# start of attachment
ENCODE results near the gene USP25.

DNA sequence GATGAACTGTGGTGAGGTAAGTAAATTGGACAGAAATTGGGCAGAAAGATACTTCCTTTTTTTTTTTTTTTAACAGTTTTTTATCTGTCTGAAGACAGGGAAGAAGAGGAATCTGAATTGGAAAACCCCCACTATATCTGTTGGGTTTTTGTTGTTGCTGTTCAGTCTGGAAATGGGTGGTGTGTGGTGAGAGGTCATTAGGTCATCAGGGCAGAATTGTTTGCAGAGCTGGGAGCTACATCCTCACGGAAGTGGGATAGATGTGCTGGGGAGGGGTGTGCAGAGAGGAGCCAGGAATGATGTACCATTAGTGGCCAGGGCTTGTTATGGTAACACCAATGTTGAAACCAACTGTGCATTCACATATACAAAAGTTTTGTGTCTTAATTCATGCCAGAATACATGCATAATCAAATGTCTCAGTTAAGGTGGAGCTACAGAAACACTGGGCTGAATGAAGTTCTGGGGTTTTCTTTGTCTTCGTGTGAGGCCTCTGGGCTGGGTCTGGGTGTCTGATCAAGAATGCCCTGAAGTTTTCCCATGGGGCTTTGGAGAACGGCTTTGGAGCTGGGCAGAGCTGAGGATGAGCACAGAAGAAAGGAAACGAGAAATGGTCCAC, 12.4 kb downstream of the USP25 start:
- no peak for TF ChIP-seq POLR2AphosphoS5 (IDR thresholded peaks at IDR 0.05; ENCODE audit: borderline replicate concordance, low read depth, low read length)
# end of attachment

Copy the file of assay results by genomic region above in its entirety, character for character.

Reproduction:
ENCODE results near the gene USP25.

DNA sequence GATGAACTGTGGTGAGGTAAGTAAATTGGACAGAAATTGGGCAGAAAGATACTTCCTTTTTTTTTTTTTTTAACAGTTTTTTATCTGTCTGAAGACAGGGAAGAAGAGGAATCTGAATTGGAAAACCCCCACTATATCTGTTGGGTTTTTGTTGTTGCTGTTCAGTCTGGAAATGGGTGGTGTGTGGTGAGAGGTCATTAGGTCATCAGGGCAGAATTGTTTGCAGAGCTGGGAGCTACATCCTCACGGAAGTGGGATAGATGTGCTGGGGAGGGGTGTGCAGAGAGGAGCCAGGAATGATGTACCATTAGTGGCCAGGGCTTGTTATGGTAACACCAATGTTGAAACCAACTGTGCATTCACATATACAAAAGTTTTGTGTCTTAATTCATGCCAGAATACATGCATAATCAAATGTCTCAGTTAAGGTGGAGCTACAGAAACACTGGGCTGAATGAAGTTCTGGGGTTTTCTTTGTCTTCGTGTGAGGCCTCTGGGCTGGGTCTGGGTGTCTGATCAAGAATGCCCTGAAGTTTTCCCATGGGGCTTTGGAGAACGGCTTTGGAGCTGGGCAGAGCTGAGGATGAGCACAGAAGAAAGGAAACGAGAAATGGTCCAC, 12.4 kb downstream of the USP25 start:
- no peak for TF ChIP-seq POLR2AphosphoS5 (IDR thresholded peaks at IDR 0.05; ENCODE audit: borderline replicate concordance, low read depth, low read length)